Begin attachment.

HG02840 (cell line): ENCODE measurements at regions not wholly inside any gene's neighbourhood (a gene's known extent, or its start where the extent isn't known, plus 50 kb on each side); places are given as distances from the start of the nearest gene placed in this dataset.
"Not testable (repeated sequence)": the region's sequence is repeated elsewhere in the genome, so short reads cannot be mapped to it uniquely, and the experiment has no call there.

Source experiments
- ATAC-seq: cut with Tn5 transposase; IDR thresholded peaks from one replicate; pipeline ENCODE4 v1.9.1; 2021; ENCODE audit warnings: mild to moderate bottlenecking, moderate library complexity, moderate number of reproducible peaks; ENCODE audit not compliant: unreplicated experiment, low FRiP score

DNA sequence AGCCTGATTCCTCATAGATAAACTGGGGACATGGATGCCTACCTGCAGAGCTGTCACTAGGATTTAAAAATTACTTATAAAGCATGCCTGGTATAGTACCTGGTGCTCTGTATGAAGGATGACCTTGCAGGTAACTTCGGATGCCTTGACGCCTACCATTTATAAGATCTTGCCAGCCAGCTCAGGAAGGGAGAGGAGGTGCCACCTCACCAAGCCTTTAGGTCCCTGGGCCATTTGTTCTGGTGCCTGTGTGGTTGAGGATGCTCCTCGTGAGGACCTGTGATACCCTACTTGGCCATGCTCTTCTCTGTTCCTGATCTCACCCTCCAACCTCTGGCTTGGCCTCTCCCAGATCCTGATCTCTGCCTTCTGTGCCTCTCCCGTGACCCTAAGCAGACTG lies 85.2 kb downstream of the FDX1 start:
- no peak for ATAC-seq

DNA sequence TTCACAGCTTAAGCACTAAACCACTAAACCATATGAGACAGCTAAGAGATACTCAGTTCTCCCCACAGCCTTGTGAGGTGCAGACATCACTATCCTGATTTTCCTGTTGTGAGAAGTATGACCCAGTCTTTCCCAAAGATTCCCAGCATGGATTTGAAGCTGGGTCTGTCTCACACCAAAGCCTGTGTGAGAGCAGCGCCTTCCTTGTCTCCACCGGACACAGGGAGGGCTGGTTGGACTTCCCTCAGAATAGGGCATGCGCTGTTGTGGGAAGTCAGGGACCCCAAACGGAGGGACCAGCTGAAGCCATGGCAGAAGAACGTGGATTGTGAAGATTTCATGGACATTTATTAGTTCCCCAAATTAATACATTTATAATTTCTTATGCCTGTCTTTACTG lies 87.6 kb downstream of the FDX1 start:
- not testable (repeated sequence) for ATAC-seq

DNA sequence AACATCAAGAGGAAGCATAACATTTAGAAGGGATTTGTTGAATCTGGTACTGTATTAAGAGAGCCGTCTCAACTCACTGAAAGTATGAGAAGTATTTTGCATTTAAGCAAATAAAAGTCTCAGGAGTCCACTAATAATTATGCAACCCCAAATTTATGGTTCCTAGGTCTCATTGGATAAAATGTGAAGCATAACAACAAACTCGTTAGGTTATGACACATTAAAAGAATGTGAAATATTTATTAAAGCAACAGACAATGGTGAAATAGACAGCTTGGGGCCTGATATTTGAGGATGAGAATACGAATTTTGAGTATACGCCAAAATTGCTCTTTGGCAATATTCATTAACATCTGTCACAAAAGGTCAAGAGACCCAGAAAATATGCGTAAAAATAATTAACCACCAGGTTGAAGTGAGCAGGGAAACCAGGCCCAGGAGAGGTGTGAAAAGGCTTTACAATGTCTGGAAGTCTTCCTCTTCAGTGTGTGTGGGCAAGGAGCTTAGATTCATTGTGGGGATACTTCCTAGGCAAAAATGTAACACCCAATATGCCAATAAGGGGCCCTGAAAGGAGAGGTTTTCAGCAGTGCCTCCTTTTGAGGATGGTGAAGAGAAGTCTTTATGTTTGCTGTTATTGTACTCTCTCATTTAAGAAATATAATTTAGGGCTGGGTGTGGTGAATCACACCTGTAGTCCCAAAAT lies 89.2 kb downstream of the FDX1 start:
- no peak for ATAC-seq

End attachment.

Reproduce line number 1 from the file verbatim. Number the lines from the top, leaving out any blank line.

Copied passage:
HG02840 (cell line): ENCODE measurements at regions not wholly inside any gene's neighbourhood (a gene's known extent, or its start where the extent isn't known, plus 50 kb on each side); places are given as distances from the start of the nearest gene placed in this dataset.